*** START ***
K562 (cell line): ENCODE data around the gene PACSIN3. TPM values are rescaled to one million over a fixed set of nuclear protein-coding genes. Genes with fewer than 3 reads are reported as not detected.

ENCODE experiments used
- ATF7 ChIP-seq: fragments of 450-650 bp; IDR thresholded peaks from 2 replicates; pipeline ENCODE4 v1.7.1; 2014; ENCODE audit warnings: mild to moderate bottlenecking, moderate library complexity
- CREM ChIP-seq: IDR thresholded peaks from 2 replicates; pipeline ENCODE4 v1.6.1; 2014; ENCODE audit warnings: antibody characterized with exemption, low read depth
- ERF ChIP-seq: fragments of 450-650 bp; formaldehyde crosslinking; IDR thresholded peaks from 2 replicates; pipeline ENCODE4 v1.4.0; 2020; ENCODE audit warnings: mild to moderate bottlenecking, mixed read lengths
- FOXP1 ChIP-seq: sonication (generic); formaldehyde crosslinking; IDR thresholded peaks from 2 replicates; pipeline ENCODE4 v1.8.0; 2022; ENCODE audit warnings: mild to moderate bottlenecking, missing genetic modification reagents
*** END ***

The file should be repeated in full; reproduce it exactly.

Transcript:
K562 (cell line): ENCODE data around the gene PACSIN3. TPM values are rescaled to one million over a fixed set of nuclear protein-coding genes. Genes with fewer than 3 reads are reported as not detected.

ENCODE experiments used
- ATF7 ChIP-seq: fragments of 450-650 bp; IDR thresholded peaks from 2 replicates; pipeline ENCODE4 v1.7.1; 2014; ENCODE audit warnings: mild to moderate bottlenecking, moderate library complexity
- CREM ChIP-seq: IDR thresholded peaks from 2 replicates; pipeline ENCODE4 v1.6.1; 2014; ENCODE audit warnings: antibody characterized with exemption, low read depth
- ERF ChIP-seq: fragments of 450-650 bp; formaldehyde crosslinking; IDR thresholded peaks from 2 replicates; pipeline ENCODE4 v1.4.0; 2020; ENCODE audit warnings: mild to moderate bottlenecking, mixed read lengths
- FOXP1 ChIP-seq: sonication (generic); formaldehyde crosslinking; IDR thresholded peaks from 2 replicates; pipeline ENCODE4 v1.8.0; 2022; ENCODE audit warnings: mild to moderate bottlenecking, missing genetic modification reagents